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Using 5.20 and 5.21, the evolutionary model for damage can be expressed as:

d =1 £0[2exp(-b(£ - £o)) - exp(-2b(£ - £o))] (5.23) If a simple linear softening curve is assumed, Figure 5.8-D can show that:

The fundamental issue of this approach lies in the introduction of a geometrical factor, /ch, in the constitutive model. When the finite element method is used, a so-called mesh-dependent hardening modulus is obtained. This technique was proposed by Pietruszcak and Mroz and was employed by a number of authors. Using equation 5.18 ensures conservation of the energy dissipated by the material. Amongst many strategies used to ensure mesh objectivity, the mesh-dependent hardening technique is the most practical for mass structures such as dams. Condition in equation 5.22 should be interpreted as a localization limiter on the characteristic length of the volume representing the global behaviour of the material. In other words, if lch > fGf, it is not possible to develop strain softening in the volume. For mass concrete, using average values for E = 30000 MPa, Gf = 200 N/m and ft = 2MPa yields a limit for /ch = 3 m. This leads therefore to a reasonable mesh size for dam models. The introduction of such parameter is not for numerical convenience. The characteristic length can be related to the Fracture Process Zone (FPZ) commonly used in fictitious crack model for concrete.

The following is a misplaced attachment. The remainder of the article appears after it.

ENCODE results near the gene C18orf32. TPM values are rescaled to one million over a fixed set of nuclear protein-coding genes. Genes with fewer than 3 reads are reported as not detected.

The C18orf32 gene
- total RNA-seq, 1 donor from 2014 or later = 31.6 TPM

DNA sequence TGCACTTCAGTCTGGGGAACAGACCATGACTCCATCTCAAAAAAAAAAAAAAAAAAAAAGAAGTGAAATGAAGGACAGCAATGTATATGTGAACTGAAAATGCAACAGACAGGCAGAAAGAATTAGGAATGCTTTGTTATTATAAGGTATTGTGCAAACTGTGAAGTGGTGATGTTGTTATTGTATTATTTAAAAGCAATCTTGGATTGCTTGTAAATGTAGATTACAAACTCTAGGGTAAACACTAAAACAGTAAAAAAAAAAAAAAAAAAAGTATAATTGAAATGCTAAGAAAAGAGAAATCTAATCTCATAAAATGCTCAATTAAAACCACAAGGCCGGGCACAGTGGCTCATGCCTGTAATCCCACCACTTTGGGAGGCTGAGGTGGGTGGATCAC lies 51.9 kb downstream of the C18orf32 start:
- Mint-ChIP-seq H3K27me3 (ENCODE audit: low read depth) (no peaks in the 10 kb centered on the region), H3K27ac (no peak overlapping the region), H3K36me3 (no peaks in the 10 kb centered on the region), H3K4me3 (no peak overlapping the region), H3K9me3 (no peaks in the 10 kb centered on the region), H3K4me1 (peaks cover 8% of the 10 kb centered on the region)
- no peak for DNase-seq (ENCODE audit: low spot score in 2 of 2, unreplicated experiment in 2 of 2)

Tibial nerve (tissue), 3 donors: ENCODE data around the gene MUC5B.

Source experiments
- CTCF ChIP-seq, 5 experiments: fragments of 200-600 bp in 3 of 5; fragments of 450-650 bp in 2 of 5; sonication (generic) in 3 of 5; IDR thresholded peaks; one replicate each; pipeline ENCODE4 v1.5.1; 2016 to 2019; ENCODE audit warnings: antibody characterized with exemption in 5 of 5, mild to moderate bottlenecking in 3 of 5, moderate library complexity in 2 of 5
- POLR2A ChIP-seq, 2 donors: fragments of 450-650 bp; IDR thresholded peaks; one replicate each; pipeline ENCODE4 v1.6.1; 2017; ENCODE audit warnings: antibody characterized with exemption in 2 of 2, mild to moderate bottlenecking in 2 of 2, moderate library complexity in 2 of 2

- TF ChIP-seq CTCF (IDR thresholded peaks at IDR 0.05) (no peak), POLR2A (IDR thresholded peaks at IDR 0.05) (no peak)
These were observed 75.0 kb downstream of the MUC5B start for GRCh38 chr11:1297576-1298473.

5.6.7 Opening and closing of the crack and initial damage

When the strain is increasing, damage will also increase. During cyclic loading the strains are reversed and unloading will occur. Experimental cyclic loading of concrete in tension shows evidence of permanent strain after unloading. Under compression the material recovers its stiffness. The classical split of the total strain in a recoverable elastic part £e and an inelastic strain £m gives:

£ = ee + e%n = £e + Aemax where £max is the maximum principal strain reached by the material and A is a calibration factor varying from 0 tol. Figure 5.8-E illustrates this criterion. The value A = 0.2 is selected; the unloading-reloading stiffness becomes :

When the principal strain is less than £in the crack is considered closed.

Alternatively, the crack will open when the principal strain is greater than a£

The damage model presented here is based on three parameters: the elastic modulus E, the initial strain threshold £0 and the fracture energyGf. If the element of volume is initially damaged (d = do), the secant modulus and the fracture energy are reduced by (1 — do) so the effective values are (Figure 5.8-F):

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